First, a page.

Gary Vaynerchuk utilizes NFTs as tickets for events and other value-adds to his community. Forbes introduced a series of NFT Billionaires that will update alongside the real-time NYSE to gamify their user’s NFT experience in a way that’s brand-relevant. Foxies.art is using a gamified version of NFTs to fundraise blockchain education for women. 

The utility of NFTs is confined only by the imagination of our innovators. Whether or not NFT headlines today will remain relevant is yet to be seen, but one thing is certain: the disruption is only beginning. 

Fidelity to Offer Bitcoin in 401(k) Retirement Plans Comments Off on Fidelity to Offer Bitcoin in 401(k) Retirement Plans 48842

The move is the first for a major retirement plan provider and may signal more widespread adoption of the cryptocurrency. 

On April 26, Fidelity announced its intention to add a Bitcoin investment option to its 401(k) retirement plans. Employees of businesses that pursue the option will be able to allocate as much as 20% of their contributions to Bitcoin, all from the company’s main investment dashboard. According to reporting by the Washington Post, Fidelity said that at least one employer has already signed up for the option which will launch later this year.

“Fidelity’s leadership, especially CEO Abby Johnson, has been at the forefront of institutional Bitcoin and crypto integration for years and is no stranger to the space, with Fidelity’s private equity and venture capital arm being a major source of capital for crypto miners, crypto SPACs, crypto hedge funds and more,” says Eric Lamison-White, Director at STS Capital Group LLC, a cross-border advisory and investment firm. “It is completely in character for Fidelity to steadily and cautiously extend access to their working class customers as the regulatory climate becomes more productive.”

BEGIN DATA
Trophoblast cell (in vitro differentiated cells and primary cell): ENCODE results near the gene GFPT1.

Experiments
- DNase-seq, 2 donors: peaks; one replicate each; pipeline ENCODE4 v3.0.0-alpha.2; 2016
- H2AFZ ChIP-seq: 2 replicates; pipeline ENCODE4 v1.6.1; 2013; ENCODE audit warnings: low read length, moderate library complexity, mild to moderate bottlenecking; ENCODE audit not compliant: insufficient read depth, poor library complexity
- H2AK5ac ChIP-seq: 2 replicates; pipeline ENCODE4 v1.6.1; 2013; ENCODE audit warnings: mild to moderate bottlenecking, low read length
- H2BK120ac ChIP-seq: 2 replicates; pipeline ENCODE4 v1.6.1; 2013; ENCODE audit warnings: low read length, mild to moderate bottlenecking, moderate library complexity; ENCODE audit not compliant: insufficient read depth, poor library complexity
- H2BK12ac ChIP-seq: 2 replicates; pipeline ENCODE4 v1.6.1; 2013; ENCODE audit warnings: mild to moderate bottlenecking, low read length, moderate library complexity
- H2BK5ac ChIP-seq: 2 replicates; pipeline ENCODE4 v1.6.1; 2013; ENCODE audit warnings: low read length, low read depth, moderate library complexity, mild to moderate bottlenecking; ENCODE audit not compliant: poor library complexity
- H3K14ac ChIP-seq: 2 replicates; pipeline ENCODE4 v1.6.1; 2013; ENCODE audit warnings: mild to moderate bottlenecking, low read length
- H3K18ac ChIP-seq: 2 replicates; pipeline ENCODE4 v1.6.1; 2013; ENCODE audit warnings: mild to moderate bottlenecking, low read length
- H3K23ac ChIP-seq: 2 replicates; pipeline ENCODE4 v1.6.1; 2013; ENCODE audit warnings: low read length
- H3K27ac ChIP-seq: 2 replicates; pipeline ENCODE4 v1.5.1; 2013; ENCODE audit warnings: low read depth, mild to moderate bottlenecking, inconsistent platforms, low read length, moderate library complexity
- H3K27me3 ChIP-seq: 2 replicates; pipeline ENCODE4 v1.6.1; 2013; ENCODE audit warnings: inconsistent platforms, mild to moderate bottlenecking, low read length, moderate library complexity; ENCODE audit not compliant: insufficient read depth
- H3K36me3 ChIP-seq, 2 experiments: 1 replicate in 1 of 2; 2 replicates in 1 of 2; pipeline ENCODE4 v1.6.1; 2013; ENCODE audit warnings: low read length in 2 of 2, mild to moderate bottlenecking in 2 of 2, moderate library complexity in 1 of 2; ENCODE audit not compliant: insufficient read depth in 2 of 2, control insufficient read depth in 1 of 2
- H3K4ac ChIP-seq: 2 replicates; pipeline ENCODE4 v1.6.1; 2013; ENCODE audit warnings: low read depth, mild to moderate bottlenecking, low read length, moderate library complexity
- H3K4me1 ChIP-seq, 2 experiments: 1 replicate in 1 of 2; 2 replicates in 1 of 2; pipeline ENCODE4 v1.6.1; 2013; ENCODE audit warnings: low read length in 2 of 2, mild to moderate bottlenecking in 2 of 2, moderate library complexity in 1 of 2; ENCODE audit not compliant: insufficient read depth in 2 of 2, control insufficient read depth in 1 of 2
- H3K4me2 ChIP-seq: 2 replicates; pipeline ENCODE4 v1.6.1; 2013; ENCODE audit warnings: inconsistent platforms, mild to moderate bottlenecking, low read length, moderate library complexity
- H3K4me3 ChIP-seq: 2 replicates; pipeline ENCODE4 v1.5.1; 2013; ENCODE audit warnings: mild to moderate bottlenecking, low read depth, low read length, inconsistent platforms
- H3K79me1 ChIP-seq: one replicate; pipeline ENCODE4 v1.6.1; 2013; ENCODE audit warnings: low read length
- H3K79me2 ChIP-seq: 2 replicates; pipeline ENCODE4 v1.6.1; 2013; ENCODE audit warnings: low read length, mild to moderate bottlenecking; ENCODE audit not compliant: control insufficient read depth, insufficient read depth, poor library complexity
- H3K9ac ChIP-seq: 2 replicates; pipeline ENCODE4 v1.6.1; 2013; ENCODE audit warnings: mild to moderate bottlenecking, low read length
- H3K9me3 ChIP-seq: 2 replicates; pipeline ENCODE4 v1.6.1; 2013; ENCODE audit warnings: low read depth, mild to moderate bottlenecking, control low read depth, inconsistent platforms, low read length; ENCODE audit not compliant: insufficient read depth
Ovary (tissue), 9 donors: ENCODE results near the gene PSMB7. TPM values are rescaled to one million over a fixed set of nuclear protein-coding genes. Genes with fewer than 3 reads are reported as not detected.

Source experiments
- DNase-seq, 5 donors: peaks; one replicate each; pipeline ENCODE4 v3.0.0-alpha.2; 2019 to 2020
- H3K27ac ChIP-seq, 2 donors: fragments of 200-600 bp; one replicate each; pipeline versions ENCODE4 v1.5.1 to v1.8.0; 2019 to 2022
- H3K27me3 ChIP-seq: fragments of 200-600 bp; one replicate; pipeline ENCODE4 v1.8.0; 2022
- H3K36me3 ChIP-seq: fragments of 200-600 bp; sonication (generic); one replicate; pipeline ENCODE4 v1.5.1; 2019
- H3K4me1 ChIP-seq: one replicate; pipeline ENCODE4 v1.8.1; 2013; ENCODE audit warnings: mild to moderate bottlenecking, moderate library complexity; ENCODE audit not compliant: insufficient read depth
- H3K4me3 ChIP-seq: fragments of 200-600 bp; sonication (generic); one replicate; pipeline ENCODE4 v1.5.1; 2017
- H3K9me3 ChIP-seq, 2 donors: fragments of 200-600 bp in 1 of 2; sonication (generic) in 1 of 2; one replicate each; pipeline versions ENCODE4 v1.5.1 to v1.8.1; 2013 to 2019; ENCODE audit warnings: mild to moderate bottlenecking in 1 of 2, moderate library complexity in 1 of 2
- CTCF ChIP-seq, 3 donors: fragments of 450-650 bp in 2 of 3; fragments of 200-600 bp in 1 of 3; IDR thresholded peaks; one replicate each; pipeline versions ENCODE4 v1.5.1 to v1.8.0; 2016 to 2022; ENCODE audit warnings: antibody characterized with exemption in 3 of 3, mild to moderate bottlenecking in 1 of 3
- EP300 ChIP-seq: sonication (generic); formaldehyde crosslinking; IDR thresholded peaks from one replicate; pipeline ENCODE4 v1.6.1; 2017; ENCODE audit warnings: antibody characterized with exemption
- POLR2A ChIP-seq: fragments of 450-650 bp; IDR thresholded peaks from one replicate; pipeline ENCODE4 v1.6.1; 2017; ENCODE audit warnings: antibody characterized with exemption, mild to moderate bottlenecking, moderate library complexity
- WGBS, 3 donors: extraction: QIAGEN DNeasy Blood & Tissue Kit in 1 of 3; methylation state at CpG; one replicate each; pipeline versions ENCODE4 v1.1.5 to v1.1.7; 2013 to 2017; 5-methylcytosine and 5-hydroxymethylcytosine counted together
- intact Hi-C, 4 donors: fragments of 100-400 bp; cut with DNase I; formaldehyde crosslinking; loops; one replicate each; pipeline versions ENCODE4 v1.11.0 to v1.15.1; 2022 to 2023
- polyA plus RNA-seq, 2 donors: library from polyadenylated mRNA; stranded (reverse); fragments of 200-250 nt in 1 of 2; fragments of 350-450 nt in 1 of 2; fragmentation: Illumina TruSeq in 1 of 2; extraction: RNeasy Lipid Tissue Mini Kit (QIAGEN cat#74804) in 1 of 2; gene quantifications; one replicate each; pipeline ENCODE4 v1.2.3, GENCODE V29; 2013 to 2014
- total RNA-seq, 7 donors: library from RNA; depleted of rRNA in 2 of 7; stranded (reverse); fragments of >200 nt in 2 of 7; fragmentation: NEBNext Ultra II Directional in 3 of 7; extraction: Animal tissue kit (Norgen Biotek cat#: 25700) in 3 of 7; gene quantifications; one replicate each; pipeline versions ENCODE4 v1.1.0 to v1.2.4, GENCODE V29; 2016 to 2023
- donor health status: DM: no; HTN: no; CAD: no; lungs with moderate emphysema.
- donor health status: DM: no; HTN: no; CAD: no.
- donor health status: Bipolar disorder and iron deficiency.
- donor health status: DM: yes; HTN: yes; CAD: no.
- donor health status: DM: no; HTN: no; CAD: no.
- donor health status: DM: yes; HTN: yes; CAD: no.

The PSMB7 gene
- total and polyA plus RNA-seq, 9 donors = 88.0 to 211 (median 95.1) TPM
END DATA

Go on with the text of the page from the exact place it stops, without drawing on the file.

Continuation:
Critics suggest that the volatility of Bitcoin poses an unnecessary risk to a retirement portfolio. It’s a reasonable argument. At the time of this writing, the cryptocurrency’s price has fallen by more than 6% just today. Meanwhile, at $37,978 it’s a far cry from Bitcoin’s high of $68,000, representing more than a 40% drop since November 10th of last year. 

However, advocates of cryptocurrency’s long-term utility disagree.

“Cryptocurrency is a reliable, long-term store of value because it cannot be corrupted by central authorities,” says Lisa Carmen Wang, founder of The Bad Bitch Empire, a platform for female investors in web3. “We’ve already seen hyperinflation, bank failures, and other egregious disasters happen in the last few years, so trust in governments is at an all-time low. Crypto is inevitably volatile now because it is an early stage high-risk/high-reward investment, but for those who believe in the values of a decentralized economy, crypto is an attractive long-term investment that people should consider having in their portfolio.”

Regardless of your appetite for risk, the notion that savers will be able to easily manage contributions to Bitcoin in a respected retirement plan is meaningful.

As of last year, 63% of US adults that did not hold crypto were curious about it. Many people in the crypto-curious category don’t invest because they simply don’t know how. There’s a technological barrier to entry that can feel daunting. 

When you have major retirement plan managers like Fidelity making it easy to add Bitcoin to a portfolio through a dashboard users are already familiar with, we may see this group start investing in the asset class, moving digital currencies further along toward mainstream adoption.